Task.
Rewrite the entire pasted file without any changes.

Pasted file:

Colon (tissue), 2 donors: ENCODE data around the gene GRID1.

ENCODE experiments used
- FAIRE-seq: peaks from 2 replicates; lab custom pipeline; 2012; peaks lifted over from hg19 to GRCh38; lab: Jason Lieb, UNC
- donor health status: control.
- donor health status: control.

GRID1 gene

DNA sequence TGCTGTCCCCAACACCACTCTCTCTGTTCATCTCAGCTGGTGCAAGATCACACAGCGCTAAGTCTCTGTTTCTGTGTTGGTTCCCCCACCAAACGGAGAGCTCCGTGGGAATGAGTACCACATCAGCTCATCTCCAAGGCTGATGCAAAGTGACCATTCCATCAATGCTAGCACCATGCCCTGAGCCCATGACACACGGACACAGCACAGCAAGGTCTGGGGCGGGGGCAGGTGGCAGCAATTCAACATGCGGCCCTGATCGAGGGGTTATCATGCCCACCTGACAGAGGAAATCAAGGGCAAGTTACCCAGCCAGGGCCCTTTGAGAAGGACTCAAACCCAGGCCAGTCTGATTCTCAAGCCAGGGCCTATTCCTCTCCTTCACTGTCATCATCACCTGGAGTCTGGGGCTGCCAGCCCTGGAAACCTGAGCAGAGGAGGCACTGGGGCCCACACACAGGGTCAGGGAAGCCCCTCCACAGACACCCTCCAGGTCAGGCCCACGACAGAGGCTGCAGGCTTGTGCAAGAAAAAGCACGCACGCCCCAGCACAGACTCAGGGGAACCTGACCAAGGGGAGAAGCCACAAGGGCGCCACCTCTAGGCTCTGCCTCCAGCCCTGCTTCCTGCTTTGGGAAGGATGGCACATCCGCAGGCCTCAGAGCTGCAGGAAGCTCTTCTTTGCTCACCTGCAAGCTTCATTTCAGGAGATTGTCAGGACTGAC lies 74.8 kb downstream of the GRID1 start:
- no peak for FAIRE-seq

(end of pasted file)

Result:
Colon (tissue), 2 donors: ENCODE data around the gene GRID1.

ENCODE experiments used
- FAIRE-seq: peaks from 2 replicates; lab custom pipeline; 2012; peaks lifted over from hg19 to GRCh38; lab: Jason Lieb, UNC
- donor health status: control.
- donor health status: control.

GRID1 gene

DNA sequence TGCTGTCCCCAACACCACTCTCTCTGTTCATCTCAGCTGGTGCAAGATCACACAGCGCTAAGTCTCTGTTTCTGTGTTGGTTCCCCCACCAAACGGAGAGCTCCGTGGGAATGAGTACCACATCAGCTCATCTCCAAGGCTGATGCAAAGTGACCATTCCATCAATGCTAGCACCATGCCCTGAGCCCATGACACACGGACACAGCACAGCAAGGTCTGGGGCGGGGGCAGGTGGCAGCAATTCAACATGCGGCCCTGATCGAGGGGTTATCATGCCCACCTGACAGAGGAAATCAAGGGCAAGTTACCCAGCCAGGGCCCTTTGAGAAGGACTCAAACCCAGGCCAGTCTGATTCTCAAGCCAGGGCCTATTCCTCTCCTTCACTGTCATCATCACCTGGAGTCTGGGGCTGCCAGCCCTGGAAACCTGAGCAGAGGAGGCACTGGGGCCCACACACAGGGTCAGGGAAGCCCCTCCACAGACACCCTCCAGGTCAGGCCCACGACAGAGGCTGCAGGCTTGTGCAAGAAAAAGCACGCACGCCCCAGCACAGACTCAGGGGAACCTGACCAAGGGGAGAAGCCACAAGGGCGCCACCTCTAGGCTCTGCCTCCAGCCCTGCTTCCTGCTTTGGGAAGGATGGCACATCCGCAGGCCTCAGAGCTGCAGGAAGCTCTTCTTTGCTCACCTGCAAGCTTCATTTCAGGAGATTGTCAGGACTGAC lies 74.8 kb downstream of the GRID1 start:
- no peak for FAIRE-seq